- Pluck up the courage and disclose your intention to seek a separation/divorce
- Attend counselling sessions ‘as a last resort’ (see my article about Relationship or Marriage Counselling)
- Decide ultimately: the relationship needs to end if repair attempts haven't worked
Together, but not truly connecting and sharing?
Other relationship issues and signs the relationship may be over for him or for her
Whether you're worried that your partner's about to end your relationship, or you're the one on the verge of calling it quits, take a look at the list below.
These can all be warning signs of a breakup. Do any of them speak to you?
As a couple...
- You don't laugh and talk as much as you used to
- One of you is pushing for more commitment than the other wants to give
- One or both of you often feels hurt, let down, frustrated, angry, taken for granted - or simply bored
- You live like 'brother and sister', or friends - without passion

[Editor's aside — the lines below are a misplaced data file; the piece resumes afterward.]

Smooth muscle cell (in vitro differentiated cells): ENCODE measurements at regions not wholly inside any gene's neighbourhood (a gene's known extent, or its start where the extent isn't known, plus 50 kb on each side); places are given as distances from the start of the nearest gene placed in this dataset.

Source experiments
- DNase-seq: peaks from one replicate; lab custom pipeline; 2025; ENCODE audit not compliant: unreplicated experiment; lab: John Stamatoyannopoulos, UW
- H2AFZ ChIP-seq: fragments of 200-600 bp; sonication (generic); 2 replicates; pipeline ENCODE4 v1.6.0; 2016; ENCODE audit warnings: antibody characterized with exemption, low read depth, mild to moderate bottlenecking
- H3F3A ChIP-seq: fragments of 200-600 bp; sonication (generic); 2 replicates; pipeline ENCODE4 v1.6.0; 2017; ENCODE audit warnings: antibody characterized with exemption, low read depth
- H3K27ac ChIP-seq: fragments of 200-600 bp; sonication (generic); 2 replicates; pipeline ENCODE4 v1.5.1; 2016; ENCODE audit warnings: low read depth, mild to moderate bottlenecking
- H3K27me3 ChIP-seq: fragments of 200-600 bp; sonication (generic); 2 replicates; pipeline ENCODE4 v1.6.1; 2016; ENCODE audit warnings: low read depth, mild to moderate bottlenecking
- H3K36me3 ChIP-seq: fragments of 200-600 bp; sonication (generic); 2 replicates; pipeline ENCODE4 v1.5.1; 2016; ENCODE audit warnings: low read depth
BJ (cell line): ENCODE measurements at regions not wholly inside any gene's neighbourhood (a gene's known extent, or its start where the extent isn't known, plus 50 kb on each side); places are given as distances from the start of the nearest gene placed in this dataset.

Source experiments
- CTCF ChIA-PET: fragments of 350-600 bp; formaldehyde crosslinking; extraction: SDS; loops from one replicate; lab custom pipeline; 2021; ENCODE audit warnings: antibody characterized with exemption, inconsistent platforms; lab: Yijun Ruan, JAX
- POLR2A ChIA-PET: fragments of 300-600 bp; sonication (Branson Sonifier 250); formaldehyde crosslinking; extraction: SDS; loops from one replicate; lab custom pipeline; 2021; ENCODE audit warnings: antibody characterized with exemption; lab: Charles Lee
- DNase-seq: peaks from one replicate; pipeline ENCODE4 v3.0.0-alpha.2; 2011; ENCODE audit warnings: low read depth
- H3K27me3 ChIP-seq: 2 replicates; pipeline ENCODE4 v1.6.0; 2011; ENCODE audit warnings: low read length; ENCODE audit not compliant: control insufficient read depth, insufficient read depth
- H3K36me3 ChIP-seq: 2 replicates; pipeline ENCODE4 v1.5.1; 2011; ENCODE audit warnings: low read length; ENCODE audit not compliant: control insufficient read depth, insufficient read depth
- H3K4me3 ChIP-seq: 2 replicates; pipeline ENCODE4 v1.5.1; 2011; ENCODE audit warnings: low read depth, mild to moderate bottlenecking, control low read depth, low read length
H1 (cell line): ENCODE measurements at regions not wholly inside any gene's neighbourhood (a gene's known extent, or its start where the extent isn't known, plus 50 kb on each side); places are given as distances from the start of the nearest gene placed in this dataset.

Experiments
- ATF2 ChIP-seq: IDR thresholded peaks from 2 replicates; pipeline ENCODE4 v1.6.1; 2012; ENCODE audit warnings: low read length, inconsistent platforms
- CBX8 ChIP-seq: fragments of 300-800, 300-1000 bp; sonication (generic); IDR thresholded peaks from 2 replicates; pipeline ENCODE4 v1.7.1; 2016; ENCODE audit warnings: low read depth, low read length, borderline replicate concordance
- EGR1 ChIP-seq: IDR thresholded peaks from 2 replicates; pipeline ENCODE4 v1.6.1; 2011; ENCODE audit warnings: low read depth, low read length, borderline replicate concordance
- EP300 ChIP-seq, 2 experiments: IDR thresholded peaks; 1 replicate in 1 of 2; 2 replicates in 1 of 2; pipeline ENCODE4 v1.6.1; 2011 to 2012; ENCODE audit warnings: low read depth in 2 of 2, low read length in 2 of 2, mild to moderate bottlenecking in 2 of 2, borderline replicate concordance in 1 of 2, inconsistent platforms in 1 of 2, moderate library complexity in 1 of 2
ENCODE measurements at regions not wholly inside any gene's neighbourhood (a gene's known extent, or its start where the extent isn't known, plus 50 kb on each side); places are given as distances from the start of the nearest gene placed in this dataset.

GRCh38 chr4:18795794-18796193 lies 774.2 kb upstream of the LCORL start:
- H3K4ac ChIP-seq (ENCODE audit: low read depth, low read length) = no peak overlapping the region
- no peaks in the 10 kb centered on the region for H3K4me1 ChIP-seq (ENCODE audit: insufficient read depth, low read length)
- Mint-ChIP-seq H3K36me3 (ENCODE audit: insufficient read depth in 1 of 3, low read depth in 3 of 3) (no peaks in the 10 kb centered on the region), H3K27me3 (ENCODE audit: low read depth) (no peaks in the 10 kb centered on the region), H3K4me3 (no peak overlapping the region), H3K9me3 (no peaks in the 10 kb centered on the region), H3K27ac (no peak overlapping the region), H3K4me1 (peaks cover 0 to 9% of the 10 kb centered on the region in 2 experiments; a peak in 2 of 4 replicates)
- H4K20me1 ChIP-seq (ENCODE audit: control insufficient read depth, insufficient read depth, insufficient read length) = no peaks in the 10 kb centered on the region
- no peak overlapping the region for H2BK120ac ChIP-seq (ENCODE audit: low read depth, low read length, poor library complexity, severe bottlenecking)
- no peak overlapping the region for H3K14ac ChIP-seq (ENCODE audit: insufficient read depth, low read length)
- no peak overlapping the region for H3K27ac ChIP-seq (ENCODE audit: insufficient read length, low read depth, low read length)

- Or, if you do have sex, it's more about 'going through the motions' than making love
- Issues from the past keep coming up without ever getting resolved
- Something just doesn't quite gel - emotionally, sexually, socially or spiritually
- Disagreements escalate quickly into full-blown rows more and more often
If any of these sound familiar to you, your inkling that your relationship's in trouble could be right.
So what else should you be looking out for?
14 signs that your relationship is on a sliding scale
These can all apply to either you or your partner...
- Conversations don't include much personal ‘stuff’ - you have little idea what's going on in each other's lives
- Complaints about the same things keep coming up over and over again (see also: How to Stop Arguing)
- You can't come to an understanding or agreement when it comes to important issues